Forests Face New Threat: Global Market Changes; an Overhaul of Forest Policy Is Needed to Deal with the Economic and Environmental Consequences of Globalized Production
Franklin, Jerry F., Johnson, K. Norman, Issues in Science and Technology
For the past 100 years, U.S. forest policy has been guided by the assumption that the United States faced an ever-increasing scarcity of timber. Indeed, at times during the 20th century, there were fears of an impending timber famine. Policymakers responded accordingly, taking actions such as subsidizing reforestation, creating the national forests, and protecting forests from fires.
Now, however, the world has been turned upside down. The United States today finds itself in a world of timber surpluses and increasing competition. As a result, this country faces a declining role in the global wood products industry. In the Pacific Northwest, for example, questions about the competitiveness of the region's prized Douglas fir products have shaken the industry to its core; a situation that was unthinkable a few years ago.
At the heart of the matter, the globalization of capital markets is dramatically altering the socioeconomic context for growing and manufacturing wood-based products from timberlands. One key change has been the adoption of agronomic approaches to wood production. Particularly important has been the expanded use of intensively cultivated, short-rotation tree plantations in temperate and subtropical regions of the Southern Hemisphere. These "fiber farms" have proved to be extraordinarily productive. Capital investments by many North American wood products corporations have shifted to that hemisphere in response to such productivity, as well as to other competitive advantages that exist there. At the same time, these companies have been selling huge tracts of land in the United States. In the future, imports will likely supply a significant share of U.S. consumption.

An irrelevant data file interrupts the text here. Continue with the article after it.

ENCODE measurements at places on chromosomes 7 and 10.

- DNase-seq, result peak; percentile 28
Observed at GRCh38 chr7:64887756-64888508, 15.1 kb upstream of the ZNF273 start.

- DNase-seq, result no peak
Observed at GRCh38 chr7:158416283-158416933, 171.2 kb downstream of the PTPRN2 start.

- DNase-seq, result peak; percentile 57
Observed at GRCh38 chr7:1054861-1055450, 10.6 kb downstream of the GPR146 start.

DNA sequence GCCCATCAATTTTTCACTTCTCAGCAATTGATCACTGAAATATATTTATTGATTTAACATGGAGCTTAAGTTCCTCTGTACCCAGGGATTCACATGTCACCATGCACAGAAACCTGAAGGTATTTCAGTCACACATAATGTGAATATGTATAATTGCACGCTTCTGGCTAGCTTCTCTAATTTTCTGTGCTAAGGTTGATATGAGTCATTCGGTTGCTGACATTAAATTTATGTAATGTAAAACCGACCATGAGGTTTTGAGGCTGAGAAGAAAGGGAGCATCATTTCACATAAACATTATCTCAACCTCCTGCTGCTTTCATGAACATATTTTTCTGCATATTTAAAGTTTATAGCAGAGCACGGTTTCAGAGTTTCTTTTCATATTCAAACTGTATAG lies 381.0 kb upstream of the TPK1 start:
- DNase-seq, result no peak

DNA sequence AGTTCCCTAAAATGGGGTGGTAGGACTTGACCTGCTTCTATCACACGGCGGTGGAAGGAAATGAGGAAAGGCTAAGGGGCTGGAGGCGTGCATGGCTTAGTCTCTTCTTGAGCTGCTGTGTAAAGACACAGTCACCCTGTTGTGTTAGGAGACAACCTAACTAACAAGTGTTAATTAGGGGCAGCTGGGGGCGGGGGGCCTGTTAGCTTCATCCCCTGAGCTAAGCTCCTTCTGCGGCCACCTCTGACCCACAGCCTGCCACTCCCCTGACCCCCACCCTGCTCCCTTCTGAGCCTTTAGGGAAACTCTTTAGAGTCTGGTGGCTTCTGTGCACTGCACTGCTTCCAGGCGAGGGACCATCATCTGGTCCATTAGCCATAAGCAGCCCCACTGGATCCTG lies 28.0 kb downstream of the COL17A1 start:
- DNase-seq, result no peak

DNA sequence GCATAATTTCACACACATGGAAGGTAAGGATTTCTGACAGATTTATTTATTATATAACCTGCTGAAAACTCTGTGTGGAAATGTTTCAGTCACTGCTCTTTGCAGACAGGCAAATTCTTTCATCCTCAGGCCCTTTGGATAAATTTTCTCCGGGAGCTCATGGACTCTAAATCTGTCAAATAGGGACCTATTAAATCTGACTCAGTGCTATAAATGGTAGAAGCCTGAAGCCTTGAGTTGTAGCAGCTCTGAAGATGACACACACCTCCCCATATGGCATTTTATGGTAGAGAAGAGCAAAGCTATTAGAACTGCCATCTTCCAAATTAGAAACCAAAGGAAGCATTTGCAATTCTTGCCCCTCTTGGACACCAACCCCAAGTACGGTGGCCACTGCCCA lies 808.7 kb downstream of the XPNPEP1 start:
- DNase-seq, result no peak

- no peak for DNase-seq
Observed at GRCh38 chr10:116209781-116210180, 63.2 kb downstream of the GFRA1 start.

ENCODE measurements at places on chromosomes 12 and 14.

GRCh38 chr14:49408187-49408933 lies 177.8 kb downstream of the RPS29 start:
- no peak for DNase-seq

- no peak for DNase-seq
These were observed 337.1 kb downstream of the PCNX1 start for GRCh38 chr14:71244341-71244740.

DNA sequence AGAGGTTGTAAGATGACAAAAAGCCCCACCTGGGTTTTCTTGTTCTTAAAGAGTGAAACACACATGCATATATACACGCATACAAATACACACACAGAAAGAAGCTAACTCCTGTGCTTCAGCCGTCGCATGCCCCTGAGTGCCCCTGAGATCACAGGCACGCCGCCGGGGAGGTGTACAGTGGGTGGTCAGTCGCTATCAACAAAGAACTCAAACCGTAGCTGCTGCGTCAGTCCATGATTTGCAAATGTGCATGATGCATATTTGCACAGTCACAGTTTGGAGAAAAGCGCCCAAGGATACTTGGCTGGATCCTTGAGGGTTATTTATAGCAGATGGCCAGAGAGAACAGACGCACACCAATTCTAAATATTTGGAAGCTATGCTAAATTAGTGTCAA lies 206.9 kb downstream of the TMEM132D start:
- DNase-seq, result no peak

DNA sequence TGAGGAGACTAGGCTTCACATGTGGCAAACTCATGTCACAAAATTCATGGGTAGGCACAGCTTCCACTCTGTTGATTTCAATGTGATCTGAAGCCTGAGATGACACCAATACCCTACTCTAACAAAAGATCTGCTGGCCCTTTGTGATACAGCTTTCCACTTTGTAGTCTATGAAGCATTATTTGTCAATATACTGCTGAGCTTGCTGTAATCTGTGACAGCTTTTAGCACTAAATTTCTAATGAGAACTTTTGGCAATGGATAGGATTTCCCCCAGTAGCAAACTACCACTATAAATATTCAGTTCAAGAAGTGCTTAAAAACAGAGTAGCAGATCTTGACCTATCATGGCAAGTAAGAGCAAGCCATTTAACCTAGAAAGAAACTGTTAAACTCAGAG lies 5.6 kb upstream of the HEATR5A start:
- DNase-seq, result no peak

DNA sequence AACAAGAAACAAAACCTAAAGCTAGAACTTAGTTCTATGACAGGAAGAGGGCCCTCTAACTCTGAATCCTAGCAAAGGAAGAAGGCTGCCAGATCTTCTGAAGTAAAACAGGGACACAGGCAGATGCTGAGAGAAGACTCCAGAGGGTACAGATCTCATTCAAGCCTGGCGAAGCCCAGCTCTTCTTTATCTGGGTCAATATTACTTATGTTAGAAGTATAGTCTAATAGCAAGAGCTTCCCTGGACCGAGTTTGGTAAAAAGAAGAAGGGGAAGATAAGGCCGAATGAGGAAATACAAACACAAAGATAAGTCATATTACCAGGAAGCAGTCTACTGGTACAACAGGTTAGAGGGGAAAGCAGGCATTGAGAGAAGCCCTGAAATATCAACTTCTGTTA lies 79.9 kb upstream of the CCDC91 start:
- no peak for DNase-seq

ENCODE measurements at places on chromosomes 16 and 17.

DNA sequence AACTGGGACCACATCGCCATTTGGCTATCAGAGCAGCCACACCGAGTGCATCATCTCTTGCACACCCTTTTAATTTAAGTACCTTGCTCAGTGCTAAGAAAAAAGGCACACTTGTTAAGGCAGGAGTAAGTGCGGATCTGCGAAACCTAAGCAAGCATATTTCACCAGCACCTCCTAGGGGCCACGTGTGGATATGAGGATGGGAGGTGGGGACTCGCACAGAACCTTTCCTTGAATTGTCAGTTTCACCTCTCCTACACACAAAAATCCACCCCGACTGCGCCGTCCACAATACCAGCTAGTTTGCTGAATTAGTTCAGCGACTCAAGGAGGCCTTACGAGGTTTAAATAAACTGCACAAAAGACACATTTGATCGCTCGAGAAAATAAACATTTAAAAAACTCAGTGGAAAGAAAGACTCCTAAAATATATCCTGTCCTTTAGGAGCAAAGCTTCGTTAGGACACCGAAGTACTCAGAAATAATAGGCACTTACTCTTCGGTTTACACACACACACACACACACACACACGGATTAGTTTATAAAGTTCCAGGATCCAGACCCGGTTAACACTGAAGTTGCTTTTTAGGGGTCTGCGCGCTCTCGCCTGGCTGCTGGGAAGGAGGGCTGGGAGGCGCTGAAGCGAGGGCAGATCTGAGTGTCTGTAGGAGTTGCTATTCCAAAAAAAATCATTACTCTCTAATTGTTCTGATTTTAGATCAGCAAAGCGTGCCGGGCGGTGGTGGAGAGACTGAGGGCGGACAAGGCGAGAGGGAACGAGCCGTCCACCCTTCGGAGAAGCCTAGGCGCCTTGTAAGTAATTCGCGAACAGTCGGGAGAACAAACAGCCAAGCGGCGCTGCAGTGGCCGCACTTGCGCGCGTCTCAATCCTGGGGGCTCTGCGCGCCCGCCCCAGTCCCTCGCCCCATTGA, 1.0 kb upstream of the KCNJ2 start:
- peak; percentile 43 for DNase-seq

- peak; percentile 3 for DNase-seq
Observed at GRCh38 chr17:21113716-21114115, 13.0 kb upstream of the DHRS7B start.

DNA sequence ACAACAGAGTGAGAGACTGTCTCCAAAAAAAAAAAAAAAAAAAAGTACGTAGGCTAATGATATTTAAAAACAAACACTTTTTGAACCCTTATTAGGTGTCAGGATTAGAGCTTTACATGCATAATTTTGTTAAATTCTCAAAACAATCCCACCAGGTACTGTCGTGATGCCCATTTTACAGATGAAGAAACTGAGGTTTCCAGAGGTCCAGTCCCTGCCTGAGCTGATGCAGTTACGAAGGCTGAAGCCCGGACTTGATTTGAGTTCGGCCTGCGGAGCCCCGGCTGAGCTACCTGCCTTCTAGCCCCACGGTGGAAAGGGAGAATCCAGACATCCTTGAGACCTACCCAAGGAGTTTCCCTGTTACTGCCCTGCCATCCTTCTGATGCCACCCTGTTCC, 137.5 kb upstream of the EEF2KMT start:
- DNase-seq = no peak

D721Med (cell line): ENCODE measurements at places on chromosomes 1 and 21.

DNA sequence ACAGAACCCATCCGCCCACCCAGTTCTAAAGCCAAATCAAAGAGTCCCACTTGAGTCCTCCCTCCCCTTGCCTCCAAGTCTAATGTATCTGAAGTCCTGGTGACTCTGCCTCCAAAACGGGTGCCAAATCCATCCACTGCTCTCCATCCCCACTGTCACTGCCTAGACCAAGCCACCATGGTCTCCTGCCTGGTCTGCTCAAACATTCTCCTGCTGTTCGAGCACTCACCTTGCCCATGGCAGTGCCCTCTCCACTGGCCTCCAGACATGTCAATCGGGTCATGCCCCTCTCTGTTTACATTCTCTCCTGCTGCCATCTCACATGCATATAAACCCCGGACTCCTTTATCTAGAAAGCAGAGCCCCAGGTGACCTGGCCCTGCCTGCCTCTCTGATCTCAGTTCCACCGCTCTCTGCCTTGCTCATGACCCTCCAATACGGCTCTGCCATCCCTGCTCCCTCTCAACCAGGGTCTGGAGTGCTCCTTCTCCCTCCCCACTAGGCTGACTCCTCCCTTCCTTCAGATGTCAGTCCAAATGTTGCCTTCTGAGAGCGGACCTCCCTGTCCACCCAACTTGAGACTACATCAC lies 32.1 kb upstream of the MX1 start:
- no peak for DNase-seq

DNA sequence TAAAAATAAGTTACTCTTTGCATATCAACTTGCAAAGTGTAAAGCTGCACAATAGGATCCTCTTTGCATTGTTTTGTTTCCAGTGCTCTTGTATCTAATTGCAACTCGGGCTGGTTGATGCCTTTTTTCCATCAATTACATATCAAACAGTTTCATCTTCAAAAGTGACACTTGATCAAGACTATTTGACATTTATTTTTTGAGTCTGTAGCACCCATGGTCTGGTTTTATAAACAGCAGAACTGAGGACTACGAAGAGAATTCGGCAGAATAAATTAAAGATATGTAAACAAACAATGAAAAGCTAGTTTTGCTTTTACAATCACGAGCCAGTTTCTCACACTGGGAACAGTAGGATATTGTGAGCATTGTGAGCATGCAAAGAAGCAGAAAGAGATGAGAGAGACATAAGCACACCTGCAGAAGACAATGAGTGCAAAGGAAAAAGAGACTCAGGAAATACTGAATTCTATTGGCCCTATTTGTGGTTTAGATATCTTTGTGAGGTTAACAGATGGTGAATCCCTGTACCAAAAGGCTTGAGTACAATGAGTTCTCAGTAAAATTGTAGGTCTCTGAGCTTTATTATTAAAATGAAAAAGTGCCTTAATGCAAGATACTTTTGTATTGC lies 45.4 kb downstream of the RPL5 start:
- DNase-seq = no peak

A stabilization or contraction of U.S. timber production might seem a boon to the environment. After all, timber-cutting practices have often had detrimental effects. In our view, however, the loss of timber production may be too much of a good thing, for two reasons. First, most of the forested land in the United States is privately owned; yet private forests provide large public benefits, including watershed protection and wildlife habitat. How will we maintain these forests when the owners can no longer make money from selling wood? Won't they be increasingly tempted to sell their land to housing developers? Second, various human activities have radically altered the structure and functions of forests, to the point where it's inconceivable that Mother Nature alone can restore them to their desired conditions. For the past century, proceeds from logging on public lands have been used to help in restoring natural resources. How in the future will we obtain the money needed to carry out essential stewardship of public forests, including restoration efforts? In light of the new economic and social circumstances, we believe that it is time for a major overhaul of our policies regarding private and public forests.
The impact of globalization
The shift of wood production out of North America should not come as a surprise. In a capitalist society, capital flows to those who can extract the most value from it, measured in the long run by achieving an acceptable rate of return on investment. In today's globalized marketplace, the competition for capital occurs on a worldwide basis. With the dramatic reduction in impediments to capital flows, corporations have more freedom to seek out locations where factors of production provide the best return for stock-holders and then move appropriate operations to those locations. In addition, we would expect this capital to flow where there appear to be the fewest impediments to its effective use--where mill siting is easy and corporate decisions are not haunted by the potential for further regulation.
Publicly held wood products corporations are subject to these same competitive pressures and opportunities. Long-term decisions by these corporations are driven by return on investment, measured primarily by discounted present net value. …